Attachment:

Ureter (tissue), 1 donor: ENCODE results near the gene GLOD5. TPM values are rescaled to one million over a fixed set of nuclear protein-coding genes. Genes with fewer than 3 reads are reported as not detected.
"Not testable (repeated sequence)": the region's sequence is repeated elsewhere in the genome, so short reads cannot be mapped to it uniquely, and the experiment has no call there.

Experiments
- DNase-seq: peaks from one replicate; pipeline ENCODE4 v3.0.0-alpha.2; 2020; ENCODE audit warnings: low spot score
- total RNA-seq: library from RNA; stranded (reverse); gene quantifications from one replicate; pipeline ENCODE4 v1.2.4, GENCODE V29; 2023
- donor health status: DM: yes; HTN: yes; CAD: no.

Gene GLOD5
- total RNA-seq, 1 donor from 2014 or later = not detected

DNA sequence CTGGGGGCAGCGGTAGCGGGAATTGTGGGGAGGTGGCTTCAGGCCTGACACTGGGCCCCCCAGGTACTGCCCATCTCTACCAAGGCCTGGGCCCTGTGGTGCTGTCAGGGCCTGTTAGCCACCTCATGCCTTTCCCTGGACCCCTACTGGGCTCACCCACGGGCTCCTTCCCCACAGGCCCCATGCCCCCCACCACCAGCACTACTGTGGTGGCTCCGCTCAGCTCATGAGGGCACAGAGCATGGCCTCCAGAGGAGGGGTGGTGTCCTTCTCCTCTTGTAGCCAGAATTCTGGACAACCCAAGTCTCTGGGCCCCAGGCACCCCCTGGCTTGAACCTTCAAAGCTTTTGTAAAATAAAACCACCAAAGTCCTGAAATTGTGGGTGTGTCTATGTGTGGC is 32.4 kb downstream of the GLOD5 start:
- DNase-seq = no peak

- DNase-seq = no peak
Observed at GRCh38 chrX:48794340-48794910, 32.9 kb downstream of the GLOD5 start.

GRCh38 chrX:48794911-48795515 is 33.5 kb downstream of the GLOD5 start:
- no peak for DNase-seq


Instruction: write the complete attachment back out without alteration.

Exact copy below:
Ureter (tissue), 1 donor: ENCODE results near the gene GLOD5. TPM values are rescaled to one million over a fixed set of nuclear protein-coding genes. Genes with fewer than 3 reads are reported as not detected.
"Not testable (repeated sequence)": the region's sequence is repeated elsewhere in the genome, so short reads cannot be mapped to it uniquely, and the experiment has no call there.

Experiments
- DNase-seq: peaks from one replicate; pipeline ENCODE4 v3.0.0-alpha.2; 2020; ENCODE audit warnings: low spot score
- total RNA-seq: library from RNA; stranded (reverse); gene quantifications from one replicate; pipeline ENCODE4 v1.2.4, GENCODE V29; 2023
- donor health status: DM: yes; HTN: yes; CAD: no.

Gene GLOD5
- total RNA-seq, 1 donor from 2014 or later = not detected

DNA sequence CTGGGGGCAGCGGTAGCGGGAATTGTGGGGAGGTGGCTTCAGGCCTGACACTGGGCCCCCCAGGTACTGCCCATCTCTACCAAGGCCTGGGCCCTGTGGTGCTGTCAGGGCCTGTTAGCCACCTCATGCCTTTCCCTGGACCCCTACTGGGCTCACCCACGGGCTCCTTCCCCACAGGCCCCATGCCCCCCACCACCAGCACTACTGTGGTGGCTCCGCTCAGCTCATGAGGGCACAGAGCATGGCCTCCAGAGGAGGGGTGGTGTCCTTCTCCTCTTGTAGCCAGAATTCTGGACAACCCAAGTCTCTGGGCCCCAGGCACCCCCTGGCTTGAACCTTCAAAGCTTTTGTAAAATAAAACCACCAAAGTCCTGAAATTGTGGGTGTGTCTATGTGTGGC is 32.4 kb downstream of the GLOD5 start:
- DNase-seq = no peak

- DNase-seq = no peak
Observed at GRCh38 chrX:48794340-48794910, 32.9 kb downstream of the GLOD5 start.

GRCh38 chrX:48794911-48795515 is 33.5 kb downstream of the GLOD5 start:
- no peak for DNase-seq